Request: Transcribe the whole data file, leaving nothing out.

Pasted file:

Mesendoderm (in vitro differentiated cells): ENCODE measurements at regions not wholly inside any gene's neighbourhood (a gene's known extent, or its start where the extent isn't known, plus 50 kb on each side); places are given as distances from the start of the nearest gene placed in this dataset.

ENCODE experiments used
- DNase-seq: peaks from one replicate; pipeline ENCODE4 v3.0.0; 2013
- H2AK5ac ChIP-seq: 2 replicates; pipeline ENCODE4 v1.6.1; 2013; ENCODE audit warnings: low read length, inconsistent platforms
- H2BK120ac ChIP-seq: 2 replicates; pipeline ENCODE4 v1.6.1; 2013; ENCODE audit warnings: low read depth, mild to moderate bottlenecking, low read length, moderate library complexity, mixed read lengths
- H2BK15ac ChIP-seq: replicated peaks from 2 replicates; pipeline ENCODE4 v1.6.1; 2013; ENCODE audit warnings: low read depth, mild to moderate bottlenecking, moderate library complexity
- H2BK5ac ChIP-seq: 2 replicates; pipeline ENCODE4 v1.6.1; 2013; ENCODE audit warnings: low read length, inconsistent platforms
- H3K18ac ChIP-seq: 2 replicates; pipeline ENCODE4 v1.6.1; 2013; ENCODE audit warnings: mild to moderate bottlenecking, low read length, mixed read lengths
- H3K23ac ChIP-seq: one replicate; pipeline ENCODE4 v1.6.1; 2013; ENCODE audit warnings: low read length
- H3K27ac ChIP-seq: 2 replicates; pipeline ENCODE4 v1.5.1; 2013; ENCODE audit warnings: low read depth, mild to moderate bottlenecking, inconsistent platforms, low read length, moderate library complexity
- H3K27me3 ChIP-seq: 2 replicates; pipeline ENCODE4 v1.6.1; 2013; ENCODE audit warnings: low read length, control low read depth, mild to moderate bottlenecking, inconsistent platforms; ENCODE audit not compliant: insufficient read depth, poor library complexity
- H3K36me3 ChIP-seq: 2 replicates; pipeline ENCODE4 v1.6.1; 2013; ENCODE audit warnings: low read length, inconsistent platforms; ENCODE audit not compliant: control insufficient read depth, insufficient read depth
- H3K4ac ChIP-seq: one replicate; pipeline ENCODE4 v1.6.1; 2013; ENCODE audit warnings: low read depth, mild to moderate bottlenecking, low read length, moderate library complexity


Mesendoderm (in vitro differentiated cells): ENCODE measurements at regions not wholly inside any gene's neighbourhood (a gene's known extent, or its start where the extent isn't known, plus 50 kb on each side); places are given as distances from the start of the nearest gene placed in this dataset.

ENCODE experiments used
- DNase-seq: peaks from one replicate; pipeline ENCODE4 v3.0.0; 2013
- H2AK5ac ChIP-seq: 2 replicates; pipeline ENCODE4 v1.6.1; 2013; ENCODE audit warnings: low read length, inconsistent platforms
- H2BK120ac ChIP-seq: 2 replicates; pipeline ENCODE4 v1.6.1; 2013; ENCODE audit warnings: low read depth, mild to moderate bottlenecking, low read length, moderate library complexity, mixed read lengths
- H2BK15ac ChIP-seq: replicated peaks from 2 replicates; pipeline ENCODE4 v1.6.1; 2013; ENCODE audit warnings: low read depth, mild to moderate bottlenecking, moderate library complexity
- H2BK5ac ChIP-seq: 2 replicates; pipeline ENCODE4 v1.6.1; 2013; ENCODE audit warnings: low read length, inconsistent platforms
- H3K18ac ChIP-seq: 2 replicates; pipeline ENCODE4 v1.6.1; 2013; ENCODE audit warnings: mild to moderate bottlenecking, low read length, mixed read lengths
- H3K23ac ChIP-seq: one replicate; pipeline ENCODE4 v1.6.1; 2013; ENCODE audit warnings: low read length
- H3K27ac ChIP-seq: 2 replicates; pipeline ENCODE4 v1.5.1; 2013; ENCODE audit warnings: low read depth, mild to moderate bottlenecking, inconsistent platforms, low read length, moderate library complexity
- H3K27me3 ChIP-seq: 2 replicates; pipeline ENCODE4 v1.6.1; 2013; ENCODE audit warnings: low read length, control low read depth, mild to moderate bottlenecking, inconsistent platforms; ENCODE audit not compliant: insufficient read depth, poor library complexity
- H3K36me3 ChIP-seq: 2 replicates; pipeline ENCODE4 v1.6.1; 2013; ENCODE audit warnings: low read length, inconsistent platforms; ENCODE audit not compliant: control insufficient read depth, insufficient read depth
- H3K4ac ChIP-seq: one replicate; pipeline ENCODE4 v1.6.1; 2013; ENCODE audit warnings: low read depth, mild to moderate bottlenecking, low read length, moderate library complexity